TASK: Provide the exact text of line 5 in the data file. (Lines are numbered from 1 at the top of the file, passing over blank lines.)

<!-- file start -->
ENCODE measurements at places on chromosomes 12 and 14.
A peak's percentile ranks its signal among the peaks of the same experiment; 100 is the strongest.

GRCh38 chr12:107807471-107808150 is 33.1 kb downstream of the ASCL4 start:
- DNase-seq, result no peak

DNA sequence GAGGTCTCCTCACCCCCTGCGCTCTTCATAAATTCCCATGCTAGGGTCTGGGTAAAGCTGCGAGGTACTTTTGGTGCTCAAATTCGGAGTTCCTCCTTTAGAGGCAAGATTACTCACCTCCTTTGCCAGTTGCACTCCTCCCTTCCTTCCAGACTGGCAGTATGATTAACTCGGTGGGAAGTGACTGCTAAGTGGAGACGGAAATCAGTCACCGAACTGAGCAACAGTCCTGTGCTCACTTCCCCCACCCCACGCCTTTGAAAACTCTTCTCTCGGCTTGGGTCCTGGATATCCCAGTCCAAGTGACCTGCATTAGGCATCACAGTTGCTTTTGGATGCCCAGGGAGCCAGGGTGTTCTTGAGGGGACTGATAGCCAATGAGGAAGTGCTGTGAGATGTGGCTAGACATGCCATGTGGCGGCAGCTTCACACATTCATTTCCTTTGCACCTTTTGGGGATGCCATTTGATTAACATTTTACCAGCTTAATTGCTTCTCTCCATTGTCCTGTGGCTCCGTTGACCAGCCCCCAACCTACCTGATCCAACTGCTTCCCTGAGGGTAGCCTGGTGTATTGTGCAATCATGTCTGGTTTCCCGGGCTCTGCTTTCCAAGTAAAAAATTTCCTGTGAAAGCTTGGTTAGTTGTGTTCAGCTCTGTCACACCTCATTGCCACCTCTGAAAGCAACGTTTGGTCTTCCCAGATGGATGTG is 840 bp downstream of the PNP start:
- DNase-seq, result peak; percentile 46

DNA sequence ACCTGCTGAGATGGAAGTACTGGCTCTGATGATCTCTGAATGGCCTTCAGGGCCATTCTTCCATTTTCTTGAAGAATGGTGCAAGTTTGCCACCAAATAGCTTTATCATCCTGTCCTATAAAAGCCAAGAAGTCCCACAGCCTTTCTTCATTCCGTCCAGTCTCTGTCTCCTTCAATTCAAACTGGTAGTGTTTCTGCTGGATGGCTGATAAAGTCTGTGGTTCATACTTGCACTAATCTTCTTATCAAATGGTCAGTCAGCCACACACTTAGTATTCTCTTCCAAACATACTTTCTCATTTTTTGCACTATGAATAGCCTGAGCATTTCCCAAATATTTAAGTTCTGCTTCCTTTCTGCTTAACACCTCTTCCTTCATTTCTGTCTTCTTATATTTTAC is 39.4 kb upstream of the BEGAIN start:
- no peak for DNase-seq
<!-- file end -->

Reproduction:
DNA sequence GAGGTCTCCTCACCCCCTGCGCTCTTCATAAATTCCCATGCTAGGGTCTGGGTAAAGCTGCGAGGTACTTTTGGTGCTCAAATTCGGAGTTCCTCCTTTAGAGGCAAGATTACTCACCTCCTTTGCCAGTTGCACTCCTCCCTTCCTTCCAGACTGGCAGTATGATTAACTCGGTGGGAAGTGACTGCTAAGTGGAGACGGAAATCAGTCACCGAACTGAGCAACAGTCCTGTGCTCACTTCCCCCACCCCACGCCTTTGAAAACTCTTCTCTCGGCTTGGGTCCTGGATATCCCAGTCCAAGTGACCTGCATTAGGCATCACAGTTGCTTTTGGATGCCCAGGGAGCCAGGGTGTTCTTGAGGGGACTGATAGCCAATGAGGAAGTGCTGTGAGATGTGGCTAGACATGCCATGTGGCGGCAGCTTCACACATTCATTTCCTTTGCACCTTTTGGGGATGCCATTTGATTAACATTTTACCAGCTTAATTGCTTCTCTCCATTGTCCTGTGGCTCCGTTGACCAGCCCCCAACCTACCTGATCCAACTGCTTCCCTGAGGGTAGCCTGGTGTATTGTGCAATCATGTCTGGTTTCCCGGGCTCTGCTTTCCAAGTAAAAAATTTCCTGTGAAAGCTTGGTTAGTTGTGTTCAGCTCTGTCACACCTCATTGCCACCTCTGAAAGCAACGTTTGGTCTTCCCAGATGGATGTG is 840 bp downstream of the PNP start: